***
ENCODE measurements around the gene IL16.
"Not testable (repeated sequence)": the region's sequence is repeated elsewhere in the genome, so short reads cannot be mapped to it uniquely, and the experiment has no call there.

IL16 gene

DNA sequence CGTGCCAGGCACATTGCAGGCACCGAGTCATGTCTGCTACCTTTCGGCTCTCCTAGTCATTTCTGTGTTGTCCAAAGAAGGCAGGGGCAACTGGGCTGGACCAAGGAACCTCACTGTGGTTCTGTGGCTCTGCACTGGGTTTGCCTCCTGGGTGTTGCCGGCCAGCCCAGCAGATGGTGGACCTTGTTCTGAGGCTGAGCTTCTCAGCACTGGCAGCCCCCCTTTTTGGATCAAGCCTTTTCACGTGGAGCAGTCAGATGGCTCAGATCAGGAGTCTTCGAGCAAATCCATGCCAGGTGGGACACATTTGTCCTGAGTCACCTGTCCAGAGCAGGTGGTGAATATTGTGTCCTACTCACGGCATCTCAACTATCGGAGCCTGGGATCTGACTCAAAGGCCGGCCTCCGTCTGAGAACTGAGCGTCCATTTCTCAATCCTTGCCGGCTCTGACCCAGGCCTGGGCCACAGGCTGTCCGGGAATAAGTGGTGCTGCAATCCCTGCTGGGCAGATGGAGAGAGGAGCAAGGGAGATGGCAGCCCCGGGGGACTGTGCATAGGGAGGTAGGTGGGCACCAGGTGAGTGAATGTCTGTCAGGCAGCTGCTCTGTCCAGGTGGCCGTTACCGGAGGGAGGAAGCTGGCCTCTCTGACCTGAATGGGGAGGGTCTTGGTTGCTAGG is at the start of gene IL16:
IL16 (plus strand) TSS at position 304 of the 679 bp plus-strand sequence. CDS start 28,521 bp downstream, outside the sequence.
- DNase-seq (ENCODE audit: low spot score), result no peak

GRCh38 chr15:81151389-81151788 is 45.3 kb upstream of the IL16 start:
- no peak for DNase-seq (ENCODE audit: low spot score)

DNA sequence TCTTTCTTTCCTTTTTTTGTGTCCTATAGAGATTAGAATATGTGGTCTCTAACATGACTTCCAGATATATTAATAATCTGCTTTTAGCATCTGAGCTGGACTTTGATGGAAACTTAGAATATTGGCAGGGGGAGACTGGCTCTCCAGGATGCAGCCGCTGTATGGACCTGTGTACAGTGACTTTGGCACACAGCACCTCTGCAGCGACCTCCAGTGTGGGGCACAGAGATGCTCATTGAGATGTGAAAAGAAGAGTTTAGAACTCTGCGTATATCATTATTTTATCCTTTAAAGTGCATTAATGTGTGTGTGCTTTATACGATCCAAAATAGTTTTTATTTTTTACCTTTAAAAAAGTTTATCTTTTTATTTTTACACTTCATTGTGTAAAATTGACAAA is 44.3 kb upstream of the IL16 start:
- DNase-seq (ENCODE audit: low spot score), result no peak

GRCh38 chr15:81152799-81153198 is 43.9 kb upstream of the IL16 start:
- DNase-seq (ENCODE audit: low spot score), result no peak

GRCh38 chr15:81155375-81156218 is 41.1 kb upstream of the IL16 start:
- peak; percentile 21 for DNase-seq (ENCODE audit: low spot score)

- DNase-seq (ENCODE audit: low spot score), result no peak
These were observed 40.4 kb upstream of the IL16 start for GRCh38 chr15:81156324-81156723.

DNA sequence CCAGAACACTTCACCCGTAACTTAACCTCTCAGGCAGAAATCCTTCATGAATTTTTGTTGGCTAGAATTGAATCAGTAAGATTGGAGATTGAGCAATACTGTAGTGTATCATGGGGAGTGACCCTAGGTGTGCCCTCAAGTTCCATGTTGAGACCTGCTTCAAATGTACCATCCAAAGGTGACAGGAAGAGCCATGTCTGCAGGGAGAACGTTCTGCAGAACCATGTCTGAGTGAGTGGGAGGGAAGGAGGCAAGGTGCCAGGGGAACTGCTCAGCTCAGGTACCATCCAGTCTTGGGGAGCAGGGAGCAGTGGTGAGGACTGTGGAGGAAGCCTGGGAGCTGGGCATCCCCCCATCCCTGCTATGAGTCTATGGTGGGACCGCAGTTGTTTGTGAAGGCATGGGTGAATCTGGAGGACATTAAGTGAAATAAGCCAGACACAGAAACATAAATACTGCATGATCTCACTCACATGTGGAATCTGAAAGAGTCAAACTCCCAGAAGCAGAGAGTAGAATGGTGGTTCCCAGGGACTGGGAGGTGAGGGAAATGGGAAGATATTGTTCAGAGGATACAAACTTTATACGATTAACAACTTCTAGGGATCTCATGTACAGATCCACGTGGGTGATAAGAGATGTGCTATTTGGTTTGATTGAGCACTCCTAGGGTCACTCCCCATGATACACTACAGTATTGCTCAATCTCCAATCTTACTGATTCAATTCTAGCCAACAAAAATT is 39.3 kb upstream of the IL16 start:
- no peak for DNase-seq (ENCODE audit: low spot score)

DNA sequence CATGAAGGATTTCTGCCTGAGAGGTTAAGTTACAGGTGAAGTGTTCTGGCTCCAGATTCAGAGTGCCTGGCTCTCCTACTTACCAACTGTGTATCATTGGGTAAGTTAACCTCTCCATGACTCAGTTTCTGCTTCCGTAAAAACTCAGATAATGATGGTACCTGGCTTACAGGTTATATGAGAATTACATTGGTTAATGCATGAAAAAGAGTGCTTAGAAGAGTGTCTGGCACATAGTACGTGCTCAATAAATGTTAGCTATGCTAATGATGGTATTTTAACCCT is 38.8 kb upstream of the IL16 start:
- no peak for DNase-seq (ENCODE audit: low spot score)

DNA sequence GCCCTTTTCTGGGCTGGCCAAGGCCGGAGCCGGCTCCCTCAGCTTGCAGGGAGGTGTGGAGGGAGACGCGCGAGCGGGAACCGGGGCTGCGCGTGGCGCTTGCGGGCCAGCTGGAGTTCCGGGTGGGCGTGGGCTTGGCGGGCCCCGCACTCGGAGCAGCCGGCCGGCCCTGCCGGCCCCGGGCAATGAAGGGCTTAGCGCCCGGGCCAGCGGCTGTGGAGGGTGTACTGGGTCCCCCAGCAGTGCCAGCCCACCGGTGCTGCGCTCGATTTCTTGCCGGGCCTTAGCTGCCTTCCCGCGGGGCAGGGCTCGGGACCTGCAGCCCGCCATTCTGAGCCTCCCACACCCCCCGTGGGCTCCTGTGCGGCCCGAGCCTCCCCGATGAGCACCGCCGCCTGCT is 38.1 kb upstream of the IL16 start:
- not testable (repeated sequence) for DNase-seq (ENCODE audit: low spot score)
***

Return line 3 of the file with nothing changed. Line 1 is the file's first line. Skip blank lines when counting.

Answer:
IL16 gene